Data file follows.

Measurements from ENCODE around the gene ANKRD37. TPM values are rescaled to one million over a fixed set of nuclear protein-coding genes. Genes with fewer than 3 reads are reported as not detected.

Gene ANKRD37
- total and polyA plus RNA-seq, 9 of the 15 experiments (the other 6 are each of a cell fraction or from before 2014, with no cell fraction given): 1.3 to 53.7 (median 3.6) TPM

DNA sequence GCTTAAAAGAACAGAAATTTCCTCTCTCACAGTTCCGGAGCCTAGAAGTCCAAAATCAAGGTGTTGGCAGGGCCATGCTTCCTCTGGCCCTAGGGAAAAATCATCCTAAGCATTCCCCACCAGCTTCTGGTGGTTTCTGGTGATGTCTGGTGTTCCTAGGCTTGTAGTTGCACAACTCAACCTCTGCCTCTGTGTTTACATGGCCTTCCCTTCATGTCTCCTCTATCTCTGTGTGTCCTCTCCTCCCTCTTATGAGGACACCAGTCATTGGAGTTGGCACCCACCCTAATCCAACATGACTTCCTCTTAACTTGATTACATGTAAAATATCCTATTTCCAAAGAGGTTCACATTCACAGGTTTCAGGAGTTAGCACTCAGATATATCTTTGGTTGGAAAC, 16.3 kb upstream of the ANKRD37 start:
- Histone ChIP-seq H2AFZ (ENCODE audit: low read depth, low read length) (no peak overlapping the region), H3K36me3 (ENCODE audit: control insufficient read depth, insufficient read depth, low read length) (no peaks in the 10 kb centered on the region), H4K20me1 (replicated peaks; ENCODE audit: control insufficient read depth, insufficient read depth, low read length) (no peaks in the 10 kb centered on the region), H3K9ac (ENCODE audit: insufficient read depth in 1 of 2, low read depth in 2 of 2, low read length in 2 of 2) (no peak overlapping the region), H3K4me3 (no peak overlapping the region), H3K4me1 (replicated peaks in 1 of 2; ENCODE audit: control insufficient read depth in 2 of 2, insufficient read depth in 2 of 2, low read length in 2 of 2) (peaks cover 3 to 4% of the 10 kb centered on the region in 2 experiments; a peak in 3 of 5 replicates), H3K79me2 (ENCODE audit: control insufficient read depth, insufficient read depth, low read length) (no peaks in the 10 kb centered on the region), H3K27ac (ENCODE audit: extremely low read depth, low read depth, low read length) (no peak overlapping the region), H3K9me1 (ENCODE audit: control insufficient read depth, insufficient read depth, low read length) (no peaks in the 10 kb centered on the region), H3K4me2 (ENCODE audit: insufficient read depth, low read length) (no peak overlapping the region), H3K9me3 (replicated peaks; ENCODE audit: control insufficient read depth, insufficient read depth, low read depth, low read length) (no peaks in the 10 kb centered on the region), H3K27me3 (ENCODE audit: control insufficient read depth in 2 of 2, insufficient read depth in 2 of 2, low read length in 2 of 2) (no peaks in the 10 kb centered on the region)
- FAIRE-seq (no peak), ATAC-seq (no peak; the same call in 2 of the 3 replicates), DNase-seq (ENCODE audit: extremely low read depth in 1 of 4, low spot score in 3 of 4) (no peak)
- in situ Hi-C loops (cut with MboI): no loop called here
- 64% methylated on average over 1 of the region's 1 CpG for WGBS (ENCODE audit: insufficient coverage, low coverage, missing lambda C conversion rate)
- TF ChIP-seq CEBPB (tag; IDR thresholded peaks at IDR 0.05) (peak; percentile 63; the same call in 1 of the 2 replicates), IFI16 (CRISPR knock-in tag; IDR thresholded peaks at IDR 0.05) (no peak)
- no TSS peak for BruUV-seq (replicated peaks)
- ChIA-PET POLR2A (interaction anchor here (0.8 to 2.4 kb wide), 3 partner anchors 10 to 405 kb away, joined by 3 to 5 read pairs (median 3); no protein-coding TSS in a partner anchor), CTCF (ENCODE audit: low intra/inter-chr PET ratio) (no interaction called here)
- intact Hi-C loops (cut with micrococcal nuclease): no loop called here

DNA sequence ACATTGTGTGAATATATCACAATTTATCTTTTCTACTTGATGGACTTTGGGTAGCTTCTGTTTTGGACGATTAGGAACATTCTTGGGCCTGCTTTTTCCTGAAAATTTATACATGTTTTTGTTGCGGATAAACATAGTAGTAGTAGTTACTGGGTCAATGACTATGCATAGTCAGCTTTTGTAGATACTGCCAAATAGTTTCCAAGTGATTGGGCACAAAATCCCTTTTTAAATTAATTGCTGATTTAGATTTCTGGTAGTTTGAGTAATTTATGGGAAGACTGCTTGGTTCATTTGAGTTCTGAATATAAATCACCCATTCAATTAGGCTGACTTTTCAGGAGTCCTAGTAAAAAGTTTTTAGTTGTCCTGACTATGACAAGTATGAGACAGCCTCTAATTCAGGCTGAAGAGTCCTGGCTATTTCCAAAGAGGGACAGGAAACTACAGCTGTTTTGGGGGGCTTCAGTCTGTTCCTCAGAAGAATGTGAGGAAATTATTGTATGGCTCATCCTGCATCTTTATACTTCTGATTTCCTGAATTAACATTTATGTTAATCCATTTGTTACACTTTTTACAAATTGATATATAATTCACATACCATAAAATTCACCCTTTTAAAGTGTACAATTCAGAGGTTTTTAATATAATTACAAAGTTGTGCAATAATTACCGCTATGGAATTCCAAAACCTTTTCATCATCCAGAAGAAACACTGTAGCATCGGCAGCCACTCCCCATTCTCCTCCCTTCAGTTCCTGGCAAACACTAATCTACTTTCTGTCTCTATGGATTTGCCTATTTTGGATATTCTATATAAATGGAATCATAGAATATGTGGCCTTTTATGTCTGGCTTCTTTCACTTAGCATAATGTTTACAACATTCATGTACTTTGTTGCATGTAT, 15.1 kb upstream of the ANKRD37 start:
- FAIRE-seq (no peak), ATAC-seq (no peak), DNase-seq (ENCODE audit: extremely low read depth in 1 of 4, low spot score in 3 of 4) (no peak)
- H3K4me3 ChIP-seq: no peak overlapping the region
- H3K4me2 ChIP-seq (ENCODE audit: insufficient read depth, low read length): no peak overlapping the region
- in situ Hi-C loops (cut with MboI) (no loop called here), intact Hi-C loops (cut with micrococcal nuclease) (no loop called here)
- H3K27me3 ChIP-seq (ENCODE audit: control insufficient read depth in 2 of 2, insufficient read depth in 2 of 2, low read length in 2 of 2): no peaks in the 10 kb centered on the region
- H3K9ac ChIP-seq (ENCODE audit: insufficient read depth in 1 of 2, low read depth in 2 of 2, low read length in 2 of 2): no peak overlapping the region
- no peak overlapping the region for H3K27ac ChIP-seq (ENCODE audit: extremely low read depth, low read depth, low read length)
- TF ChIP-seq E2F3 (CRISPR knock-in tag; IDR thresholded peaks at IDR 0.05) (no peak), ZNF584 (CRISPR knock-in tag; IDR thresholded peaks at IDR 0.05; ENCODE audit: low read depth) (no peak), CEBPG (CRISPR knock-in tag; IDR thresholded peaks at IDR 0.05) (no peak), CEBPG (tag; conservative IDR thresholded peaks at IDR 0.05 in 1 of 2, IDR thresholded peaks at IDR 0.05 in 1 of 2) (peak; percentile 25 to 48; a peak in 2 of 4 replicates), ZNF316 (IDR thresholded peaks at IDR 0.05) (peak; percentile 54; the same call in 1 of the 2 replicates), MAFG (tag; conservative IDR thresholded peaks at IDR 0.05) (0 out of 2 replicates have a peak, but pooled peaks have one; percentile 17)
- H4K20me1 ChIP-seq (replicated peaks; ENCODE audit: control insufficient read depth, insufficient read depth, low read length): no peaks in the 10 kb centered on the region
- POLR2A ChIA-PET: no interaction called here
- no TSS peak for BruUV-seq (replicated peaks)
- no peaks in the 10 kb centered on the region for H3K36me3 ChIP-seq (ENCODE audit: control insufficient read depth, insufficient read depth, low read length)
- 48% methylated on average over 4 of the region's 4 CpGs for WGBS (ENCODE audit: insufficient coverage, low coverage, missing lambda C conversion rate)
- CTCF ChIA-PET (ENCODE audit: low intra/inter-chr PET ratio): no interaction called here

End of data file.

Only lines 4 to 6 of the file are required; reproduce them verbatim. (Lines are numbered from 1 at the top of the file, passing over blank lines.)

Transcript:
DNA sequence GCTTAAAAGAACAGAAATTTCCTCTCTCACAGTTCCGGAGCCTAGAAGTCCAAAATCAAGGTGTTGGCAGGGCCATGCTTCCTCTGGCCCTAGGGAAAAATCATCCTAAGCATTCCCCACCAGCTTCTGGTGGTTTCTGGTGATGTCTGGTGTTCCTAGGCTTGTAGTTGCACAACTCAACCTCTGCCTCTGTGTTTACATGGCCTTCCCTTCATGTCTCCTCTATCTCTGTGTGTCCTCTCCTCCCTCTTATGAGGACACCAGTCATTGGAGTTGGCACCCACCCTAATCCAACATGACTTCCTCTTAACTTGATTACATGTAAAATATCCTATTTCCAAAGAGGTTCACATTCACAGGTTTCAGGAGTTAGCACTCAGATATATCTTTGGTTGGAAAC, 16.3 kb upstream of the ANKRD37 start:
- Histone ChIP-seq H2AFZ (ENCODE audit: low read depth, low read length) (no peak overlapping the region), H3K36me3 (ENCODE audit: control insufficient read depth, insufficient read depth, low read length) (no peaks in the 10 kb centered on the region), H4K20me1 (replicated peaks; ENCODE audit: control insufficient read depth, insufficient read depth, low read length) (no peaks in the 10 kb centered on the region), H3K9ac (ENCODE audit: insufficient read depth in 1 of 2, low read depth in 2 of 2, low read length in 2 of 2) (no peak overlapping the region), H3K4me3 (no peak overlapping the region), H3K4me1 (replicated peaks in 1 of 2; ENCODE audit: control insufficient read depth in 2 of 2, insufficient read depth in 2 of 2, low read length in 2 of 2) (peaks cover 3 to 4% of the 10 kb centered on the region in 2 experiments; a peak in 3 of 5 replicates), H3K79me2 (ENCODE audit: control insufficient read depth, insufficient read depth, low read length) (no peaks in the 10 kb centered on the region), H3K27ac (ENCODE audit: extremely low read depth, low read depth, low read length) (no peak overlapping the region), H3K9me1 (ENCODE audit: control insufficient read depth, insufficient read depth, low read length) (no peaks in the 10 kb centered on the region), H3K4me2 (ENCODE audit: insufficient read depth, low read length) (no peak overlapping the region), H3K9me3 (replicated peaks; ENCODE audit: control insufficient read depth, insufficient read depth, low read depth, low read length) (no peaks in the 10 kb centered on the region), H3K27me3 (ENCODE audit: control insufficient read depth in 2 of 2, insufficient read depth in 2 of 2, low read length in 2 of 2) (no peaks in the 10 kb centered on the region)
- FAIRE-seq (no peak), ATAC-seq (no peak; the same call in 2 of the 3 replicates), DNase-seq (ENCODE audit: extremely low read depth in 1 of 4, low spot score in 3 of 4) (no peak)